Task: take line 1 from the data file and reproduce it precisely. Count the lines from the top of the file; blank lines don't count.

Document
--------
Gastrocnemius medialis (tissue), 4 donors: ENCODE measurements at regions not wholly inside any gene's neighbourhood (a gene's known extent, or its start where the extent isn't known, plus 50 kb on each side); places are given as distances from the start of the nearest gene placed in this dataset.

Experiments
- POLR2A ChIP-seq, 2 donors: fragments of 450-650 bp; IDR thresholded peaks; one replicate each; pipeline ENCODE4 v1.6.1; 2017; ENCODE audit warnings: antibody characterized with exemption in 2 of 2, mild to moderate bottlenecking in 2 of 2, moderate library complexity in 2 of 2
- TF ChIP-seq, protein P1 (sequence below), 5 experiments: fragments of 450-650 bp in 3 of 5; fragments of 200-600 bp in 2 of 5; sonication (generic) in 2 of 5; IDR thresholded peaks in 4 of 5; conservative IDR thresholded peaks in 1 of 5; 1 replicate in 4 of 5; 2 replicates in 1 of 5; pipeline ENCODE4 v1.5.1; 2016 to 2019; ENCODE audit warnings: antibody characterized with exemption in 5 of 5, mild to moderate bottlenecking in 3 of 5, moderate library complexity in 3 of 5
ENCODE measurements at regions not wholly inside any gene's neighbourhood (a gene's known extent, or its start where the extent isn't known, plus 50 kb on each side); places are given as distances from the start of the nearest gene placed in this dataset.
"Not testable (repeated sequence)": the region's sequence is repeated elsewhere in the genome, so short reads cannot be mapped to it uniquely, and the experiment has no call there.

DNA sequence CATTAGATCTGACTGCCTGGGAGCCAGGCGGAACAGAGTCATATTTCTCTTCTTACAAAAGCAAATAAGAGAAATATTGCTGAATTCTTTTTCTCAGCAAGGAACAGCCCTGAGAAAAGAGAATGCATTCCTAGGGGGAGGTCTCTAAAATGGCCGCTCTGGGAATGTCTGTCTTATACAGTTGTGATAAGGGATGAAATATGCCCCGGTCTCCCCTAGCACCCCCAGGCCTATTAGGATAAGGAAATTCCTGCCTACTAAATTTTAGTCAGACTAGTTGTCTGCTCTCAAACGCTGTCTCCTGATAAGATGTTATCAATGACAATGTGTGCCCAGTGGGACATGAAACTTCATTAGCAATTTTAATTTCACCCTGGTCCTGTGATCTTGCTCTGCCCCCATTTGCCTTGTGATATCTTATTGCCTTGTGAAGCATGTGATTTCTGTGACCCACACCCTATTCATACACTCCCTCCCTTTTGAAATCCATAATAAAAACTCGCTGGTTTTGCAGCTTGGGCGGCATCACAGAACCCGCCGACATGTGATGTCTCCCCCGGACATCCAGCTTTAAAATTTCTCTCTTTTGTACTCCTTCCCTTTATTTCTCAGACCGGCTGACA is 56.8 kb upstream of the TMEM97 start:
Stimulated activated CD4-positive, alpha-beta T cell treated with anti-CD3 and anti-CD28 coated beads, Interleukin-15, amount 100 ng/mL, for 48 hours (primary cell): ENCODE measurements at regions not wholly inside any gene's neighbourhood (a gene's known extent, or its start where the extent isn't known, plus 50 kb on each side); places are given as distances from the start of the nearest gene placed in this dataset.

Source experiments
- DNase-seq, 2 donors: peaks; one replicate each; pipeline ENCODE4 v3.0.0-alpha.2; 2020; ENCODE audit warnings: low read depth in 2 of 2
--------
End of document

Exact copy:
Gastrocnemius medialis (tissue), 4 donors: ENCODE measurements at regions not wholly inside any gene's neighbourhood (a gene's known extent, or its start where the extent isn't known, plus 50 kb on each side); places are given as distances from the start of the nearest gene placed in this dataset.